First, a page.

11 years, 11 months ago

Visibility, Context, Correctness & Responsiveness — active information meets change-friendly

This week on active information, I offer some observations on the Pew Big Data report in the context of one of my top projects: evolving business-technology architecture and practices to accommodate continuous change. (a.k.a. change-friendly)

My change-friendly tenets:

  1. You can’t change what you can’t see (Visibility)
  2. Context is king (Context)
  3. Not every change is the right change (Correctness)
  4. Delay is the enemy of change (Responsiveness)

The post teaser: “Big data ushers in a new era of visibility, for good and evil. But, visibility without timely, intended action, isnt all that big.”

The post: Visibility, Context, Correctness & Responsiveness … – Input Output.
Related posts:

  1. Active Information: Streaming through Computational World, Changing change via experimentation platforms
  2. Lessons from Bechtel on making information valuable via APIs — active information
  3. Roadmap for Digital Government: Information Centricity — Active Information
12 years, 3 months ago

This Is Generation Flux: Meet The Pioneers Of The New (And Chaotic) Frontier Of Business | Fast Company

“In a big company, you never feel you’re fast enough.” Beth Comstock, the chief marketing officer of GE, is talking to me by phone from the Rosewood Hotel in Menlo Park, California, where she’s visiting entrepreneurs in Silicon Valley. She gets a charge out of the Valley, but her trips also remind her how perilous the business climate is right now. “Business-model innovation is constant in this economy,” she says. “You start with a vision of a platform. For a while, you think there’s a line of sight, and then it’s gone. There’s suddenly a new angle.”

Within GE, she says, “our traditional teams are too slow. We’re not innovating fast enough. We need to systematize change.”

“The business community focuses on managing uncertainty,” says Dev Patnaik, cofounder and CEO of strategy firm Jump Associates, which has advised GE, Target, and PepsiCo, among others. “That’s actually a bit of a canard.” The true challenge lies elsewhere, he explains: “In an increasingly turbulent and interconnected world, ambiguity is rising to unprecedented levels. That’s something our current systems can’t handle.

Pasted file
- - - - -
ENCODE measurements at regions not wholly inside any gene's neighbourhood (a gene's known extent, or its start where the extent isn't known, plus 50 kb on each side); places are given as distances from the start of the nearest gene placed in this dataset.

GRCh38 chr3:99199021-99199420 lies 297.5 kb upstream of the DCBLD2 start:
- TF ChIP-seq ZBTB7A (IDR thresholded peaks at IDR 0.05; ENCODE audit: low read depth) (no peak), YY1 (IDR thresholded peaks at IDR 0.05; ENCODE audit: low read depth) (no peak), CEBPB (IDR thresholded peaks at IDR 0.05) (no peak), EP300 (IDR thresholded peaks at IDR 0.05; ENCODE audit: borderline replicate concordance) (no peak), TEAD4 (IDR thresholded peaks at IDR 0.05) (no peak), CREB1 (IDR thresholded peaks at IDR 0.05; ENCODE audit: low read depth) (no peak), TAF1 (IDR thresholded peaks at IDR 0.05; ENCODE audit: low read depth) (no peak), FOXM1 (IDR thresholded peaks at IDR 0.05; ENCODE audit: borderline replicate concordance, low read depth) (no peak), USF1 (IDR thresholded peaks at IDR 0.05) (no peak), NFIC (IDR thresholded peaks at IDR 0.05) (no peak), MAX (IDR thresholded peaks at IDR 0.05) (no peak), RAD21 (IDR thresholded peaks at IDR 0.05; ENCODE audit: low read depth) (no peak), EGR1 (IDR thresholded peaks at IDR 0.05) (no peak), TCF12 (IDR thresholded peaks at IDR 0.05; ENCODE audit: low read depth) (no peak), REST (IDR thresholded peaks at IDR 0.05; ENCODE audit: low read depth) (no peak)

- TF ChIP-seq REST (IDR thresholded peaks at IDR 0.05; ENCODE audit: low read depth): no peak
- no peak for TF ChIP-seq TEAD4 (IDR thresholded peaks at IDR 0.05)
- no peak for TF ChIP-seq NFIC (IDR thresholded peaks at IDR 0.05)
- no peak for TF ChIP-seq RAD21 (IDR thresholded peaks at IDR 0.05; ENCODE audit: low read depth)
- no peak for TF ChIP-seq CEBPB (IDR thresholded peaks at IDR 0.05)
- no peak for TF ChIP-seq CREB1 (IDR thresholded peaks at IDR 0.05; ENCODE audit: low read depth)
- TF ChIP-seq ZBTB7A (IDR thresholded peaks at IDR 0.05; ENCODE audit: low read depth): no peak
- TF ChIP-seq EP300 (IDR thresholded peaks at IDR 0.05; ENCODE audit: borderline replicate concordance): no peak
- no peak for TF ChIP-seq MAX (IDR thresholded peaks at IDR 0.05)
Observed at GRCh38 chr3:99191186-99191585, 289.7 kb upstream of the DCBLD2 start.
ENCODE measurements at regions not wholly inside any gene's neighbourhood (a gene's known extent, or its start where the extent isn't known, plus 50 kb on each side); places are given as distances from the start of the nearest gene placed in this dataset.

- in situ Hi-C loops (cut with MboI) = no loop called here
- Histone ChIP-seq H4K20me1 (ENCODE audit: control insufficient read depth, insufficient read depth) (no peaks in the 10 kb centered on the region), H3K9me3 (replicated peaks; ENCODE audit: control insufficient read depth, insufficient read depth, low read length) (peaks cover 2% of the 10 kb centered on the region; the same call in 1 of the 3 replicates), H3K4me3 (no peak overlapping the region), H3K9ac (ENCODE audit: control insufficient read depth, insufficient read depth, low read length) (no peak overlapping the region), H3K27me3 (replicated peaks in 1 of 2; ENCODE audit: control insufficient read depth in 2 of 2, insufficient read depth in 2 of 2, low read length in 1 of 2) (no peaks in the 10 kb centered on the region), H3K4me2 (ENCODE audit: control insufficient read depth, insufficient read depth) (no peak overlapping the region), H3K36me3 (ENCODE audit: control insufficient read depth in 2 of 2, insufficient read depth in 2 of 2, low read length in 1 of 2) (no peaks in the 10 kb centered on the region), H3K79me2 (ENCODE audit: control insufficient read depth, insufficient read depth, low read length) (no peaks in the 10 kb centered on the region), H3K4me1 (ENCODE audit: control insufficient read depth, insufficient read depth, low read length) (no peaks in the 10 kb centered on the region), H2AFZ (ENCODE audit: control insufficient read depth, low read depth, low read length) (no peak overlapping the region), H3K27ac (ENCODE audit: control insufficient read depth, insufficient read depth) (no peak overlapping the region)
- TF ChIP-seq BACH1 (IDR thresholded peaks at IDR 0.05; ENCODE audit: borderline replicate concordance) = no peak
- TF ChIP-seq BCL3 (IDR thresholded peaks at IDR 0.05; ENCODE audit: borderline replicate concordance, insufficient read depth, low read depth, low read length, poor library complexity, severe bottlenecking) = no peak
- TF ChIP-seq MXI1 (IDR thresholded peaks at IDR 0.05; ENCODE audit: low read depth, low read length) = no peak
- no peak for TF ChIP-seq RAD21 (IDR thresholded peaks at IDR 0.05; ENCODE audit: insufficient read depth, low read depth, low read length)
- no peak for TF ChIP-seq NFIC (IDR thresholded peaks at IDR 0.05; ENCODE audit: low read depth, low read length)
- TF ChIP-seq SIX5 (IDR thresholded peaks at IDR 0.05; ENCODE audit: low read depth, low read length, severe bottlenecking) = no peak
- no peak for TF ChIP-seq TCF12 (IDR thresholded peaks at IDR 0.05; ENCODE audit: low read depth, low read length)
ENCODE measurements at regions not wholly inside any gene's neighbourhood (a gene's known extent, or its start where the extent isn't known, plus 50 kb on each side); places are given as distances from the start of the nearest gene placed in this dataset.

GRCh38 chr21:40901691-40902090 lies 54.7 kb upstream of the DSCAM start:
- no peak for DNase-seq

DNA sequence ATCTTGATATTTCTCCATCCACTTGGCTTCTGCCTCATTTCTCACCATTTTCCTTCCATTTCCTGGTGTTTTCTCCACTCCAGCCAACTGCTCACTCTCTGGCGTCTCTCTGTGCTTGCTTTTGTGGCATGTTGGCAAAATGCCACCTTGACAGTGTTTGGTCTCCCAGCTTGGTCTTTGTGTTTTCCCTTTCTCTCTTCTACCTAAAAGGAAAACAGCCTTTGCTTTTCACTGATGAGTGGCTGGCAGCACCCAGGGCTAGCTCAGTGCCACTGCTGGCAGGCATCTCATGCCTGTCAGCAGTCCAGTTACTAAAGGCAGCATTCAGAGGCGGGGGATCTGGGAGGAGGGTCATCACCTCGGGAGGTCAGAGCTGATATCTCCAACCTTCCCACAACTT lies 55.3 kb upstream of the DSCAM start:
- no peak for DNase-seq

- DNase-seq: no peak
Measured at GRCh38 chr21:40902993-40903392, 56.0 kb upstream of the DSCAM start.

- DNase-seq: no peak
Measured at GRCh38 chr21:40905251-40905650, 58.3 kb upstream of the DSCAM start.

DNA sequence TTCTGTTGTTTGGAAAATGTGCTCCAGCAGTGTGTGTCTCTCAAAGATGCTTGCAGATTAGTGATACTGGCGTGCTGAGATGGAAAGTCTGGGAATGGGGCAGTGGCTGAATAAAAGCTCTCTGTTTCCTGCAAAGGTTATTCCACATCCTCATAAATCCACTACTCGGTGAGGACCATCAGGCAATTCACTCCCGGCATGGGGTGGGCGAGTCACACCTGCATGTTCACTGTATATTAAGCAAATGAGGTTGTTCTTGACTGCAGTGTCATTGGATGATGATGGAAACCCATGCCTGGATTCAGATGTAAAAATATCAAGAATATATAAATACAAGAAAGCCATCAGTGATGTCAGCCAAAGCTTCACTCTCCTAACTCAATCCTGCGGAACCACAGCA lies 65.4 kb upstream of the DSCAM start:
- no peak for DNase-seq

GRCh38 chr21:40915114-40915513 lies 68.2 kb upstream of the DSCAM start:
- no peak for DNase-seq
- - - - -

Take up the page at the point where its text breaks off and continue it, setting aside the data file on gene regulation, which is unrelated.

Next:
“There’s a difference between the kind of problems that companies, institutions, and governments are able to solve and the ones that they need to solve,” Patnaik continues. “Most big organizations are good at solving clear but complicated problems. They’re absolutely horrible at solving ambiguous problems–when you don’t know what you don’t know. Faced with ambiguity, their gears grind to a halt.

“Uncertainty is when you’ve defined the variable but don’t know its value. Like when you roll a die and you don’t know if it will be a 1, 2, 3, 4, 5, or 6. But ambiguity is when you’re not even sure what the variables are. You don’t know how many dice are even being rolled or how many sides they have or which dice actually count for anything.” Businesses that focus on uncertainty, says Patnaik, “actually delude themselves into thinking that they have a handle on things. Ah, ambiguity; it can be such a bitch.”

“Technology forces disruption, and not all of the change will be good. Optimists look to all the excitement. Pessimists look to all that gets lost. They’re both right. How you react depends on what you have to gain versus what you have to lose.”

Yet while pessimists may be emotionally calmed by their fretting, it will not aid them practically. The pragmatic course is not to hide from the change, but to approach it head-on. Thurston offers this vision: “Imagine a future where people are resistant to stasis, where they’re used to speed. A world that slows down if there are fewer options–that’s old thinking and frustrating. Stimulus becomes the new normal.”

via This Is Generation Flux: Meet The Pioneers Of The New (And Chaotic) Frontier Of Business | Fast Company.

12 years, 6 months ago

Active Information: Streaming through Computational World, Changing change via experimentation platforms

My latest posts on the HPIO Active Information blog:

Streaming through a Computational World — (most popular post to date)

To take advantage of the computational world, or the nearer term internet of things, we need to infuse smarts throughout our data collection networks.  We need to employ up-front and intermediate filters, traffic cops, aggregators, pattern detectors, and intelligent agents.  We need to get over being data hoarders, and have the astuteness to leave data behind.

Busting cultural resistance via experimentation platforms — (changing change)

Culture, mistrust of the data, lack of interest. These very human factors are adoption barriers for 46% of the respondents. Yet, these barriers aren’t new. Nor, confined to big data and advanced analytics. To change a culture, you need to bring proof to the table.  And proof requires hands-on experimentation and real-world data. We need data to prove that we need data. How will we get that?

Related posts:

  1. Recent Active Information Writing: Crash-proof code, data lessons & infographics
  2. Active Information Writing
  3. Active Information: Reclaim the “I” in CIO, Big Data & Collective Intelligence
12 years, 11 months ago

Data Thought for Tomorrow

Over on Active Information, I wrote a post inspired by a recent consult.  As I was thinking about the post, and the consult, I scribbled and then preview tweeted the following:

“Data isn’t just a mechanism to manage the business you have, it’s a tool to learn what business you could be in.”

Read the post.  Implement the message.

Related posts:

  1. Active Information: Data, rather than brute force and sheer will, wins races
  2. Recent Active Information Writing: Crash-proof code, data lessons & infographics
  3. Active Information: Data-Driven Business Innovation